Assisting homeless individuals who are dependent on alcohol
Tina Ranta of the Canadian Mental Health Association (Sudbury-Manitoulin) described the launch of the first managed alcohol program (or “MAP”) in Sudbury. The Sudbury Harm Reduction Home began with a brain-storming session hosted by the Northeast Local Health Integration Network, where service agencies and people with lived experience noted the absence of programming for alcohol-dependent, homeless residents.
In response, the CMHA created the Harm Reduction Home, where alcohol is “dosed” (like medication) to people who are homeless or at risk of homelessness, alcohol-dependent, and under physician supervision. Ranta explained that the Home is not a “wet shelter,” but rather a facility where clients have access to a range of services, including primary health care, nursing services, income support assistance, and peer support. The Home also partners with other Sudbury-area ASOs and agencies to provide as much wrap-around care as possible.
Ranta argued that programs such as the Harm Reduction Home represent a great step forward in terms of “meeting people where they are at,” and working with the most socially marginalized individuals. Results from similar managed alcohol programs have found that the approach:
- helps clients reduce alcohol use and pivot away from non-beverage forms of alcohol
- increases a client’s sense of trust, well-being, and acceptance
- reduces police and emergency health care costs.
Bringing HIV and HCV testing to the community
Camille Lavoie of Réseau Access Network (RAN) in Sudbury described two innovative programs that bring HIV and HCV testing to rural communities and to individuals who face barriers to traditional testing. The new approaches began in 2013, when a group of individuals in Sudbury tested positive for HIV and told RAN they had shared needles with people who weren’t getting tested – mostly due to alcohol consumption. It was suggested that, to reach these individuals, testing had to occur in the morning, before alcohol use started.
In response, RAN started a mobile outreach program called “Testing Under the Tent.” Since the people they wanted to reach were sleeping rough, the agency set up a BBQ and cooked breakfast on a path nearby. Once people had eaten and felt comfortable, they were offered the option of free HIV/HCV testing in a separate tent. The arrangement worked well enough that RAN began to offer “testing under the tent” on a regular basis, with flyers announcing the times and locations of coming events. “Testing under the tent” also partnered with HAVEN, a local HIV clinic, so that clients who tested positive could be immediately referred to care.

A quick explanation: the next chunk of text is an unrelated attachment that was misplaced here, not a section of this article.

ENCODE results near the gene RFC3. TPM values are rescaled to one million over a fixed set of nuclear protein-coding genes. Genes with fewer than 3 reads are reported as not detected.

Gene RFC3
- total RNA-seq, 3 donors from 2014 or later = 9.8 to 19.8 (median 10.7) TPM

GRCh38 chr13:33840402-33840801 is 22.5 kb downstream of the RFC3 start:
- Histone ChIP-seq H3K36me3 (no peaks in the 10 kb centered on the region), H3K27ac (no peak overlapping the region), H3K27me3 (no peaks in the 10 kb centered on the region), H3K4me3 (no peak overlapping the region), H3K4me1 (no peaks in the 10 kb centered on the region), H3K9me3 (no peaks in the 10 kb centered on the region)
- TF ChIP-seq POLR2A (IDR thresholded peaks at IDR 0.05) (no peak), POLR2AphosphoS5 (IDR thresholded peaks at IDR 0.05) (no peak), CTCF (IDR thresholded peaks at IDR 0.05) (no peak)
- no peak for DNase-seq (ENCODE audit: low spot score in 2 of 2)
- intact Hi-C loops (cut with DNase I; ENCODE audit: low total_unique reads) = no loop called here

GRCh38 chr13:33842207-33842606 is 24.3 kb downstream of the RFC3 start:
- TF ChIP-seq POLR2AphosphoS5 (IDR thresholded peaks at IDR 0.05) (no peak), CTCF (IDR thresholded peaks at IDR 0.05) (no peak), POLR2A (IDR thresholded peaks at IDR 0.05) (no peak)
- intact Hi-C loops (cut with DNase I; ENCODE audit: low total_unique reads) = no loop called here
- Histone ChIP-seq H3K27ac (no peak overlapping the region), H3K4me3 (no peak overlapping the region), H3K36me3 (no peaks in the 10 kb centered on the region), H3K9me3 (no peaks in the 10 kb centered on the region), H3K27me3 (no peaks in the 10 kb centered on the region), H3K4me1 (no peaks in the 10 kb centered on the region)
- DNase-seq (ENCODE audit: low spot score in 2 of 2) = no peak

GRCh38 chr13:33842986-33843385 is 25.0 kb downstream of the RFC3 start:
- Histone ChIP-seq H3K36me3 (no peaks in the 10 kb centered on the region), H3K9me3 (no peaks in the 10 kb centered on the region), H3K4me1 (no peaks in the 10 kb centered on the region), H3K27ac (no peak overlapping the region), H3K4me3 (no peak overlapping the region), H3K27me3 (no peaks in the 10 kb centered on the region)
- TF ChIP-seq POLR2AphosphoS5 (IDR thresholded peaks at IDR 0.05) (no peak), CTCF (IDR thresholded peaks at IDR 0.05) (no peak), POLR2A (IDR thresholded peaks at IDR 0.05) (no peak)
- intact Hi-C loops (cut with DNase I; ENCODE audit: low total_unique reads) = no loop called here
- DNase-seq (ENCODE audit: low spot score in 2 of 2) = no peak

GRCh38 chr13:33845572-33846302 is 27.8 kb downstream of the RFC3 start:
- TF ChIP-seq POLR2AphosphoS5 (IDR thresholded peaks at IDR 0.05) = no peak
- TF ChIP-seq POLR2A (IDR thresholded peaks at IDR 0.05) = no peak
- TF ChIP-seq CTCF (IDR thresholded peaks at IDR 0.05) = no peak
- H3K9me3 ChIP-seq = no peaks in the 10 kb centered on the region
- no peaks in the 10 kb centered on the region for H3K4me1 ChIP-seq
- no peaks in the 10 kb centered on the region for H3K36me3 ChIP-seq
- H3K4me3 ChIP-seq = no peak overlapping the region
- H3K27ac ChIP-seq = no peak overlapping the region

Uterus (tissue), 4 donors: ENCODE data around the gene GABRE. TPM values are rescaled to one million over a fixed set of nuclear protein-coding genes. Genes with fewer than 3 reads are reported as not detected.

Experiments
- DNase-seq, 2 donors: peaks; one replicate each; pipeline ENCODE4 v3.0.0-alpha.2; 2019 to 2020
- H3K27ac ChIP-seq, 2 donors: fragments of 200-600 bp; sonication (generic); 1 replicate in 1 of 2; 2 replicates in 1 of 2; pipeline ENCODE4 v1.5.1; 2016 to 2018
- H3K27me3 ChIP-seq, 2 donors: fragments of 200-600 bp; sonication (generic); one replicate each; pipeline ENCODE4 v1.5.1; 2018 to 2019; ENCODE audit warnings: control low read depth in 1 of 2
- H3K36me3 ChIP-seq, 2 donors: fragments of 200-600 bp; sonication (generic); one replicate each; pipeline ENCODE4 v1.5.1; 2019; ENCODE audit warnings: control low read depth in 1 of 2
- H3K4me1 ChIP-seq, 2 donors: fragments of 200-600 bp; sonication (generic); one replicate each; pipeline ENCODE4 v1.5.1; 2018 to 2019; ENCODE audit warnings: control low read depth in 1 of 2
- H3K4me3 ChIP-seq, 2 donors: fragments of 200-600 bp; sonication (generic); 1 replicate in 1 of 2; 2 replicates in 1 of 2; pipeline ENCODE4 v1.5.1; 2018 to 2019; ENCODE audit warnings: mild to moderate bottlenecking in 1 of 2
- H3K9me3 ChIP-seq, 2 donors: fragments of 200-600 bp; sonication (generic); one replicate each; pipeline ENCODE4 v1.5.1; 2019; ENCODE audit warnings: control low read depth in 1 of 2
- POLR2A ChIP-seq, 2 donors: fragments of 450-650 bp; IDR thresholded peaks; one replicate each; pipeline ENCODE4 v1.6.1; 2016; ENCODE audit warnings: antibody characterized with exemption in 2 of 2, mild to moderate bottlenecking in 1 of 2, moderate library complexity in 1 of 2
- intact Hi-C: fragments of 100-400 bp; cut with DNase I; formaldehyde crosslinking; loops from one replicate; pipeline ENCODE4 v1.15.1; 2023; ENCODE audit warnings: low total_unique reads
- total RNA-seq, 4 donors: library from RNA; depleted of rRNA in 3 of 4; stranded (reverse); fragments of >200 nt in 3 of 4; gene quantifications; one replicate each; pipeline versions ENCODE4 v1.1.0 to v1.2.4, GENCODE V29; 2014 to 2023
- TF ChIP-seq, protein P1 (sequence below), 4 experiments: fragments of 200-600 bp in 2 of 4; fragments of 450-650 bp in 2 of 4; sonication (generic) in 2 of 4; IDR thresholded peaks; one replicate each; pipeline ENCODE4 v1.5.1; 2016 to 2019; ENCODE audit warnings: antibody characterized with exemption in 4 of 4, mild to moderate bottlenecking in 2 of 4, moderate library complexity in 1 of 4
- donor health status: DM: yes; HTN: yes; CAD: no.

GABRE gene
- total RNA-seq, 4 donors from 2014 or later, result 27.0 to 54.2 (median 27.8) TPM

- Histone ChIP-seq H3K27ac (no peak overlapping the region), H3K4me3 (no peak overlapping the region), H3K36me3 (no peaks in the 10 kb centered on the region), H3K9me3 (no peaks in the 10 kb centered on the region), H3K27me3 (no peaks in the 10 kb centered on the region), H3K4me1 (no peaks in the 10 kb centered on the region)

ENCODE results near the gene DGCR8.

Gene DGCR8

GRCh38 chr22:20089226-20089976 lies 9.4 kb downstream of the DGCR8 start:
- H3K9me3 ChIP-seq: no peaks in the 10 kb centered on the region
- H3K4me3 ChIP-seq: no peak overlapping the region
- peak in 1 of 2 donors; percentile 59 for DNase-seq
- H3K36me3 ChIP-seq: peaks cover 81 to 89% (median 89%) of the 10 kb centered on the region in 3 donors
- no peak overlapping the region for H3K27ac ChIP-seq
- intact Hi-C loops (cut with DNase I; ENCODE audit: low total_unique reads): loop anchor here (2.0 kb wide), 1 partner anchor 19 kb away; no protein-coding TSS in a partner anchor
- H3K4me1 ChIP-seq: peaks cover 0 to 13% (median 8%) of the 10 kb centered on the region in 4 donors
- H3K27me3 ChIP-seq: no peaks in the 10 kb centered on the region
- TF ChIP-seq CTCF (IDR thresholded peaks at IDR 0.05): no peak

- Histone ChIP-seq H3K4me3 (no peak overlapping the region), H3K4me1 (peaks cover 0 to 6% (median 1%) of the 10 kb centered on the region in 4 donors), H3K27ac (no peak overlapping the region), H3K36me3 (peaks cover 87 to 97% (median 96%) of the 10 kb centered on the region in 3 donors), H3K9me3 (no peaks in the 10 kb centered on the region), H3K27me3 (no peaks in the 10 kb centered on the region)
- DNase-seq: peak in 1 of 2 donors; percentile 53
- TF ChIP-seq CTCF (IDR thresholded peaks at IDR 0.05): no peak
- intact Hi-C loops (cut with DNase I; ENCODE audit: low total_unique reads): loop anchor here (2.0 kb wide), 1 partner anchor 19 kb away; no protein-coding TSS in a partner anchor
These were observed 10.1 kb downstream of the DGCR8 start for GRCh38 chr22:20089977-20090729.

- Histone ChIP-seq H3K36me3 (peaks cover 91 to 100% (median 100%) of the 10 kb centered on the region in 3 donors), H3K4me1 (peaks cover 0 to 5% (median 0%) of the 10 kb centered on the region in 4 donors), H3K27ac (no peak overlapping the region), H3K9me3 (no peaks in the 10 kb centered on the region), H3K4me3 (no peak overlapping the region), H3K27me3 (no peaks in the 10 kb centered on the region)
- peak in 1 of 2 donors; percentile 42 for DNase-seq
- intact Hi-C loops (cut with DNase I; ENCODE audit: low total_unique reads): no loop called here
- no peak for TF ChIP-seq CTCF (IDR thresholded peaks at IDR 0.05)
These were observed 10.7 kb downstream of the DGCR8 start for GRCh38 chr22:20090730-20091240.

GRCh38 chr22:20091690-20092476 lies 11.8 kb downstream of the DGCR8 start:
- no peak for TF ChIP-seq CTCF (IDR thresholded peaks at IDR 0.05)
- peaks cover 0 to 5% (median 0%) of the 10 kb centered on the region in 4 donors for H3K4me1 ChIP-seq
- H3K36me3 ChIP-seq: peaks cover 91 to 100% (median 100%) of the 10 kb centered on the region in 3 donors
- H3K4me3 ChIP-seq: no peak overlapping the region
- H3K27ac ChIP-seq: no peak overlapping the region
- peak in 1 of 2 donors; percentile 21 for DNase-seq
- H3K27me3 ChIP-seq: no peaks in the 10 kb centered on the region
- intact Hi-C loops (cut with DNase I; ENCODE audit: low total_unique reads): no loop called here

RAN then decided to bring the “testing under the tent” concept to hard-to-reach communities with few testing options. Working from a van, and travelling over 1400 kilometers, nursing staff set up tents in seven rural Ontario locations. The tents featured games, education, “loot bags,” and—if people were comfortable with the idea—testing. Everyone who tested was provided with a card outlining how to receive test results. Over 55 people in hard-to-reach locations were tested in one trip, showing that mobile outreach strategies delivered in innovative ways can successfully connect with rural, remote, and marginalized residents.
Mobilizing the power of peers
Ken Miller described the unique work being done by People Advocating for Change through Empowerment (PACE), which is based in Thunder Bay and has branch offices in four Northern Ontario locations.
PACE is a “consumer survivor” run organization that specializes in informal peer support around mental health or addiction issues. While formal peer support might focus on working towards a clear goal, Miller explained that informal peer counselling focuses on day-to-day problems and talks that might not “lead” anywhere. PACE is a drop-in style agency, with no commitments, appointments, or pressure to show for classes or programs. The focus is entirely on what clients themselves need on a given day or at a given time.
“It’s a really easy atmosphere…My door is always open and so is everyone else’s. So if you want to come and talk, let’s talk.”
PACE offers recreation, social, and treatment programs, as well as free laundry services, food banks, safer sex kits, and safer inhalation and injection kits. But the main thing the agency offers is a sense of shared experience, which helps build trust between peers and clients. PACE is connected to a range of other agencies, and once a client feels comfortable enough with PACE, he or she might be referred to more formal counselling and support.
Miller emphasized that, because of the richness of shared experiences, and the absence of formal obligations, PACE is able to connect with some of the most hard-to-reach individuals. As a result, the agency sees many people no other agency sees – and this is often the first step in linking those individuals to care.
“We’re there in the in-between. When you don’t have an appointment for two weeks [with another agency], and you need help now, we’re here now.”